NEWBURYPORT — A recently released report gave Greater Newburyport communities failing grades for meeting barely half of their funding obligations for employee pension plans.
The Boston-based Pioneer Institute gave F’s to Amesbury, Newburyport and the Essex Regional Retirement System, which includes Salisbury and Newbury, for their “funded ratio,” which measures the percentage of current and future pension costs that retirement boards have covered.
According to the report released last week, Amesbury has less than half of its costs covered, while Essex Regional has about 51 percent covered. Newburyport leads the region with a 58 percent funded ratio, yet not good enough to warrant a passing grade from the Pioneer Institute.
Many of the institute’s facts can be found inside the Public Employee Retirement Administration Commission’s annual report, used as a resource for community finance directors.
According to the PERAC annual report, Newburyport has $36.1 million of unfunded liability and Amesbury has $39.1 million. Essex Regional, which runs the pension systems for 19 communities, has $257.8 million of unfunded liability. “Unfunded liability” is an accounting term for the amount of money needed to fully fund pensions that employees are expected to collect in their retirement years.
As recently as 2001, Amesbury’s ratio was around 72 percent but it saw a precipitous drop of 10 percent the following year. Amesbury Mayor Thatcher Kezer said twice in the last 10 years, the city offered employees early retirement deals that negatively impacted the funded ratio.
The issue of unfunded employee retirement pensions hit the national stage last week when the city of Detroit announced it would seek Chapter 9 bankruptcy to shed itself of an estimated $20 billion in debt. About a billion of that debt is attributed to promised retirement pensions. Should a federal judge grant the once-great Motor City bankruptcy protection, it could shred the pensions of thousands of retirees.
Asked if Amesbury was in any danger of reneging on its pension promises, Kezer said the city remains on stable financial ground. So long as Amesbury remains financially strong and stable, there is no concern of meeting its current pension obligations, Kezer said.
Pensions for public employees are funded by three sources — contributions by employees and by the municipality that employs them, and by the returns on those funds when they are invested.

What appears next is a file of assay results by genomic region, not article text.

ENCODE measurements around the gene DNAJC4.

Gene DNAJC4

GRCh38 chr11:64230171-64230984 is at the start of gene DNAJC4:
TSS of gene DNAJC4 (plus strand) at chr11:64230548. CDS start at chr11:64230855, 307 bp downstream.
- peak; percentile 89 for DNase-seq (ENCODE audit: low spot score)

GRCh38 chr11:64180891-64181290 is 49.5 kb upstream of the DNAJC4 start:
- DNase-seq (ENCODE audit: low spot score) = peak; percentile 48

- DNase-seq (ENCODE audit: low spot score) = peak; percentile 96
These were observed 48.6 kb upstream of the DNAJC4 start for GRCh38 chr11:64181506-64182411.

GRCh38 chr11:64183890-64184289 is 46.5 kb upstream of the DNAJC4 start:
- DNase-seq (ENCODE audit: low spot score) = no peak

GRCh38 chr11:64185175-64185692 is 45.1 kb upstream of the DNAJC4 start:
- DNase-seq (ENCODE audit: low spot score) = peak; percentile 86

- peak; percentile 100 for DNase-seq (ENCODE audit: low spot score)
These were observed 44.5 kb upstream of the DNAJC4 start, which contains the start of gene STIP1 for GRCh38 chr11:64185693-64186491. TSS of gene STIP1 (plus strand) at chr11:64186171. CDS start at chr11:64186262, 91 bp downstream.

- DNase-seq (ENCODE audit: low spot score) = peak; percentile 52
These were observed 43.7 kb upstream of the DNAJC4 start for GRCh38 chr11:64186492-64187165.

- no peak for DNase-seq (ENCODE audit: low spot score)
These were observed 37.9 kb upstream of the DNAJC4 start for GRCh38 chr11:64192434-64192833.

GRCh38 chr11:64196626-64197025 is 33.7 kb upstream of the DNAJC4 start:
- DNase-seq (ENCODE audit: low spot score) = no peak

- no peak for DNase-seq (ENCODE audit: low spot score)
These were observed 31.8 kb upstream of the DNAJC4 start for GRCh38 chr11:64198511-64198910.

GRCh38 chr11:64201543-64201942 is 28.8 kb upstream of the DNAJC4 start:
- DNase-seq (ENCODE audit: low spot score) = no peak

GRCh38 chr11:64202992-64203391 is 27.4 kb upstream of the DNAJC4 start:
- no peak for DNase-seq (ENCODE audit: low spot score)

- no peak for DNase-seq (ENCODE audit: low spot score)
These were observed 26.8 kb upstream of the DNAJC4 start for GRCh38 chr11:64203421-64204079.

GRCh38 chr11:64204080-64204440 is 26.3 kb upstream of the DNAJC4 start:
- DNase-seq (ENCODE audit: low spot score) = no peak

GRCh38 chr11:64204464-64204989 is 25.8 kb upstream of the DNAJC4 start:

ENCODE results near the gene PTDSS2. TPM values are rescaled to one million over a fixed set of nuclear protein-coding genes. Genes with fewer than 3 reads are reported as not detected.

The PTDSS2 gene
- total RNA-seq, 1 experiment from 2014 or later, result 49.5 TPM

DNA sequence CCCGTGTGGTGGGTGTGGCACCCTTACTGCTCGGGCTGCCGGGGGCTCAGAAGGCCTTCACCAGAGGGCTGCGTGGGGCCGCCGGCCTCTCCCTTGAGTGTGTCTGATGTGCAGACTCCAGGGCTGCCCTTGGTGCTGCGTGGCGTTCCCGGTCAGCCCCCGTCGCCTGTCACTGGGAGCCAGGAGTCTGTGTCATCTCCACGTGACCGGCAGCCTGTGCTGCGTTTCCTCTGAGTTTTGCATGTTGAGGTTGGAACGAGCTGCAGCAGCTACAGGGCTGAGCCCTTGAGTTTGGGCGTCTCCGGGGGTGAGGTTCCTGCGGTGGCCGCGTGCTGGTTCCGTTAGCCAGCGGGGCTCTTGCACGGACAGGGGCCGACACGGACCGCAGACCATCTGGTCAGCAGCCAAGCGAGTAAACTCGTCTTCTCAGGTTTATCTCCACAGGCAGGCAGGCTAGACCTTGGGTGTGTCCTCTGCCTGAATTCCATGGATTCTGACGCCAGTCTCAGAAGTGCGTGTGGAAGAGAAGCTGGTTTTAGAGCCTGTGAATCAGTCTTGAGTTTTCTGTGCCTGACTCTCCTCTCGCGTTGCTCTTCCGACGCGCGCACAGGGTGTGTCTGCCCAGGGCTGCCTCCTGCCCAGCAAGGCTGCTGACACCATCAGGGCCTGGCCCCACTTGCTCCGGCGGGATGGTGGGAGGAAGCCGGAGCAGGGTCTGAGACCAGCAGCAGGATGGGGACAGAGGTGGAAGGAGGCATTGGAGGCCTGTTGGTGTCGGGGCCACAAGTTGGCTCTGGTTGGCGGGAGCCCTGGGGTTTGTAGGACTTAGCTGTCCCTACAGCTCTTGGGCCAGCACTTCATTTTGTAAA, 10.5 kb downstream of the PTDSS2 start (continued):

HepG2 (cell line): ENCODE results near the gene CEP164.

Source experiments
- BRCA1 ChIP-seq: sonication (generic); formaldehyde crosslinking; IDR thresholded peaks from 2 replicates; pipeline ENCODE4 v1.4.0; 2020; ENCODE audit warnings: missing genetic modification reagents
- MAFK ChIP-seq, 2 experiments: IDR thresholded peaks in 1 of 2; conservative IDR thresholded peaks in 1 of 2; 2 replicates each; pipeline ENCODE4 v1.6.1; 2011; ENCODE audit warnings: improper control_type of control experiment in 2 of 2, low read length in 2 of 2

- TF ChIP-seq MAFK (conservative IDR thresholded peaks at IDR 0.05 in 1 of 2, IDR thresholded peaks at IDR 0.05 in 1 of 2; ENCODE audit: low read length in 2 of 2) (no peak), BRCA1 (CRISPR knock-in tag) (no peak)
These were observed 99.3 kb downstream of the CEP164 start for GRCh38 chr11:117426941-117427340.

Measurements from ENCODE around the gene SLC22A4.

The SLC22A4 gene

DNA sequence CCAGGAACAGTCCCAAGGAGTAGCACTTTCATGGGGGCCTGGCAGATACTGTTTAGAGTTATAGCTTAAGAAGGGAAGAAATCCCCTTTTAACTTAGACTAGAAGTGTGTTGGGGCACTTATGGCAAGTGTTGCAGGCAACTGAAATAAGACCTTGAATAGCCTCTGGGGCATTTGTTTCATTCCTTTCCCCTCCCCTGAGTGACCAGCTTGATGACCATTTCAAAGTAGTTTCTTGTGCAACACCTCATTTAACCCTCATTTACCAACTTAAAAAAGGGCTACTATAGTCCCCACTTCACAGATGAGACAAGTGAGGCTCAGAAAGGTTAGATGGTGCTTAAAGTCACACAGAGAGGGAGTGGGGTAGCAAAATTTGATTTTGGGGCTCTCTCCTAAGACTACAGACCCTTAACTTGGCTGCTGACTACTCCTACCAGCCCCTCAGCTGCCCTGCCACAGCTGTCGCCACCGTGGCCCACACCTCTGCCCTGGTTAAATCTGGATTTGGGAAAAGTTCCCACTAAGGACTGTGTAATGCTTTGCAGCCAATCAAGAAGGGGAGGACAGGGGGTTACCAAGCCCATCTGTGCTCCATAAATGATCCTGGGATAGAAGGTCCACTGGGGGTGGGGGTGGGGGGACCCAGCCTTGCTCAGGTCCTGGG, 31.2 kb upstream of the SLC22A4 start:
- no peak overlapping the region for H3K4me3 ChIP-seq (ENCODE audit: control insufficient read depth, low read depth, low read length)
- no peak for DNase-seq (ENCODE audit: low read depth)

In 2012, Amesbury appropriated $3.1 million toward retirement pensions, a figure that has swayed little since 2008. Between 2005 and 2008, that figure fluctuated between $2 million and $2.7 million. Its number of retirees has remained relatively steady since 1999 with 223 reported in 2012, up from 194 in 1999, according to the Pioneer Institute.
Newburyport contributed $4 million for its 217 retirees in 2012, while in 2005 it appropriated $3.1 million for a reported 213 employees and retirees.
In 2012, Essex Regional appropriated $23 million and reported 1,624 retirees, according to the institute.
Newburyport Mayor Donna Holaday agreed the city’s unfunded liability was an area of concern, but added cuts in local aid and the need to fund existing services have made it more challenging than past years to set aside money to the city’s retirement pension system.
“We’re playing catchup,” Holaday said.
City financial officials, she said, would continue to look at ways of maximizing pension contributions while not turning away from its other obligations.
Greater Newburyport wasn’t alone in receiving bad marks. Peabody, Salem and Swampscott have less than half of the costs covered, while Danvers and Beverly are just over 50 percent. The poor grades don’t stop at the North Shore. Nearly half of the state’s pension boards — 47 out of 105 — received an F for their low funding ratios, said Iliya Atanasov, a senior fellow at the Pioneer Institute and a co-author of the report.
The Pioneer Institute, which advocates for limited government, created a website, MassPensions, that includes information on the state’s retirement boards and the grades that it assigned for each. Atanasov said the project is an effort to bring transparency and public attention to the state pension system.
Atanasov said communities are falling short in their pension obligations for many reasons, including a failure to put aside enough money each year to cover future costs, and expecting a higher rate of return on investments than they actually got.
Atanasov said communities whose pensions are underfunded must come up with a “rigorous schedule” to fund them.
“After you pay the bills for basics like schools and infrastructure, that should be one of the top priorities,” he said.
Salem News writer Paul Leighton contributed to this report.